Sunday best: Conker collecting

On Sundays, I sometimes wander in the cemetery. Lately, I veer off the paths and across the grass. In Ireland, the graves are clearly demarcated, with curbs or rails framing each plot. Oh, how we Irish love building walls around our little patch of dirt. You're not to walk across the graves, but between them. And as children we would balance on those curbs, making a game of being so good.

But Mount Pleasant's patchwork is indecipherable to even the most attentive walker and although I don't forget what's below me, there's a certain Canadian sensibility to this arrangement, more pragmatic than precious. A family headstone branches out to stones laid flat in the ground, like this one for Flora. And some simply say Mother or Uncle. I like to see them so much and to read their dateless names, that I take the risks and bear the guilt.

The leaves right now would make your heart soar like a person who believes in religion and could take to song. Sometimes they darken, clumped and matted in puddles and wet patches of grass, or leave outlines on pavements that salt and snow will later raze. But enough still hang, dry as a butterfly's wing, on branches, to create those golden canopies that draw you off footpaths and under trees, among headstones.

It's there that you might find some conkers too. A horse's haunch in miniature, the tawniest port, the glow of wood polished and oiled, the smell of a piano opened up; the perfect netsuke of nature. And I roll them in my hands and in my pockets and carry them home to put in bowls and hold later. So that when it's dark the candlelight will hit them just so and they will glow again.

Transitional seasons hang like travel, a brief a no-man's-land. And my mind often gets lost, forgetting which season we're coming out of and going into, and I feel my age as it melds and mires. But I live too in the swing of the door, in everything that's mutable and glows and is without demarcation.

Products: Merino snood from Toast | Sessun Long Walk Floral Dress from Steven Alan | Blackberry & Bay perfume from Jo Malone | Horse ring from Conroy & Wilcox | Conkers | Anniel ballet flat from Steven Alan | Mimi Frank bag from Mimi Berry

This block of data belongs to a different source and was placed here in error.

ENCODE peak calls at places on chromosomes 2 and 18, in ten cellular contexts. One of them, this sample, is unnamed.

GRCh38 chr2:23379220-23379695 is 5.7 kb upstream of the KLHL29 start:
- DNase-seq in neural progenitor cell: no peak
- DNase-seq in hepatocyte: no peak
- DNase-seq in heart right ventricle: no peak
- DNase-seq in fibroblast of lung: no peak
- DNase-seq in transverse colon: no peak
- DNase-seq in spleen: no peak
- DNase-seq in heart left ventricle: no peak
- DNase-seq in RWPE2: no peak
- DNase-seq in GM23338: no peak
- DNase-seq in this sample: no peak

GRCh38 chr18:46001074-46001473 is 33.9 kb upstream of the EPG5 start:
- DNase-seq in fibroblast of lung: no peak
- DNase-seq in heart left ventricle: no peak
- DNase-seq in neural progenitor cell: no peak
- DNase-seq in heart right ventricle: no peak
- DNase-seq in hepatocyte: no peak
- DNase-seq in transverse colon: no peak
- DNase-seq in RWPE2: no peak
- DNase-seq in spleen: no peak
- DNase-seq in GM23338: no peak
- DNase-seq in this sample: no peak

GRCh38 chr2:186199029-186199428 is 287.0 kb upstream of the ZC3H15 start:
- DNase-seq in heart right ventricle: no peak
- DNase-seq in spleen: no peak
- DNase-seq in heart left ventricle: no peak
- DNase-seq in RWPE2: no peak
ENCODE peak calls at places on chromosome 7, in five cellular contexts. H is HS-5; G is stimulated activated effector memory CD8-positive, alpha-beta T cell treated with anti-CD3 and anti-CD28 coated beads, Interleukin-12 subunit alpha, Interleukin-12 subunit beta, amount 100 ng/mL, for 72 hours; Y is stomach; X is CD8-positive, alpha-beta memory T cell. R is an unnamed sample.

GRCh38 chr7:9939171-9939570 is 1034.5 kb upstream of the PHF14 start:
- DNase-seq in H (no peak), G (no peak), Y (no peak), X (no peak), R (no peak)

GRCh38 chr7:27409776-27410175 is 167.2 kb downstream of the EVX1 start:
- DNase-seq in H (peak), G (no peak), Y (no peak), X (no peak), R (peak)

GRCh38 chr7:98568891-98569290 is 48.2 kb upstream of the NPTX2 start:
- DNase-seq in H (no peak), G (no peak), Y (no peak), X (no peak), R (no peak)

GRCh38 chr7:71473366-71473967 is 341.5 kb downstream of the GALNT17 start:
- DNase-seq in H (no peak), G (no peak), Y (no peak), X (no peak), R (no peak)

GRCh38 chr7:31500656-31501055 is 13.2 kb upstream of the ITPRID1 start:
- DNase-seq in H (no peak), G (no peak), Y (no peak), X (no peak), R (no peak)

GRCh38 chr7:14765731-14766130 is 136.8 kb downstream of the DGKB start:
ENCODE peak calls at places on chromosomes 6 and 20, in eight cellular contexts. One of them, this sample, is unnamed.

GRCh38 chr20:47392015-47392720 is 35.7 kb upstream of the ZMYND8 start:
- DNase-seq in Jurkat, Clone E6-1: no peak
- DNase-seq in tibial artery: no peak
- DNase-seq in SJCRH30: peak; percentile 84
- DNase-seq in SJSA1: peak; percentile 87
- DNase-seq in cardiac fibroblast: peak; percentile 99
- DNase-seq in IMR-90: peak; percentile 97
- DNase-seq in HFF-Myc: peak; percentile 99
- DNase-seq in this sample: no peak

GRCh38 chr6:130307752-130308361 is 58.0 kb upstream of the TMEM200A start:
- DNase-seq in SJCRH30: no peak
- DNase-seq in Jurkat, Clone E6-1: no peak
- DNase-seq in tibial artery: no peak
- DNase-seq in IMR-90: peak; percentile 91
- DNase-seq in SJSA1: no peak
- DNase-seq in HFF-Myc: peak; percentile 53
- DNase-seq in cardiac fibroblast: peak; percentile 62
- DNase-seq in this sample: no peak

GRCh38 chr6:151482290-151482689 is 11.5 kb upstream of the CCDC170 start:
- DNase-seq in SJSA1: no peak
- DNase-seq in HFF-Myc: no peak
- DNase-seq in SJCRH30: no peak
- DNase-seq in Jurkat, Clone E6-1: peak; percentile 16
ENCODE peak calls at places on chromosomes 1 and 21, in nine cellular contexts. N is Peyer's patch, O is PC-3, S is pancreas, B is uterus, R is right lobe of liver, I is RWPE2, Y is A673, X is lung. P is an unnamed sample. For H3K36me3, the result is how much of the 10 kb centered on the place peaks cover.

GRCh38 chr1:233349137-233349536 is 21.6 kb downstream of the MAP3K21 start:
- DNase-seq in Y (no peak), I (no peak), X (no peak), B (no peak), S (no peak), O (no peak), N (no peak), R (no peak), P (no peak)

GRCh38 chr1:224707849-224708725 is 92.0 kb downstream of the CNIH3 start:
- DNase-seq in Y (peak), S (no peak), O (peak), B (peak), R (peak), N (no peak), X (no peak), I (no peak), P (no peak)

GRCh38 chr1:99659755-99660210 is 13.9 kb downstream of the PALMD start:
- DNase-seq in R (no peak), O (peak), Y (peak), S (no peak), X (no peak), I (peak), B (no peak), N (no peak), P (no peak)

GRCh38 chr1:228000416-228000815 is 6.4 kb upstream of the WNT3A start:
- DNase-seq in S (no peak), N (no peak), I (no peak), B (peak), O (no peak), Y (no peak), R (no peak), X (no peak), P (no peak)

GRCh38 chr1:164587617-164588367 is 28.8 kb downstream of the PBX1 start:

1. I've never been to Mount Pleasant for a walk, even though Geoff's grandparents are buried there. And you know, I'm actually surprised to read that it's laid out that way! I grew up near a large cemetery and we once went over for art class -- we were encouraged to make rubbings of the tombstones with charcoal and I both loved it (ooh, spooky) and felt so freaked out walking over the graves. Anyhow, I would have expected good ol' Protestant Toronto to have a nice grid, ha! That Flora stone is lovely.

    1. Oh, I hope you'll go some time. It's very lovely, with some notable stones and lovely fonts and names that would even inspire Dickens!

      I would very much like to make rubbings there too!

  2. Mount Pleasant sounds like a wonderful place to explore!

    I'm lucky enough to live literally seconds away from a tiny old Anglican cemetery almost no-one knows about. It has a few elaborately carved but now almost completely eroded white headstones, family monuments, and a Gothic charnel house surrounded by a wrought-iron fence. It's my favourite place to have tea in summer, under the shade of its gigantic trees. No conkers, alas!

  3. There is this very old cemetry in Brussels where I like to wander.. It's even more beautiful during autumn time

  4. I live close by Arlington Cemetery, but after 9-11 the entrance by my house was closed. Now it's a car ride away.

    But I walk by the walls and see all the identical tombstones laid out in identical rows shaded by beautiful trees and always bow my head for a moment.

    xo jane

  5. such a beautiful stroll with you, jane. gorgeous, rich photos.
    and i adore that bag, adore it!

  6. We're also enjoying the change of colour in the wonderful trees that surround our neighbourhood. (South Parisian suburb...) Your walk in the cemetry has reminded me that I should take a trip down to our local cemetry for the 1st November, all saints day, and walk among the gravestones and read the inscriptions and pray for those gone before us. It's a "landscape" cemetry, with trees in abundance and at this time of year the colours are magical. The graves are not linear, and paths weave in and out among them.
    So thank you for the reminder!

    1. Sounds so beautiful! I've always felt at home in cemeteries, fully in love with the landscape and history, though I know that seems morbid to some!


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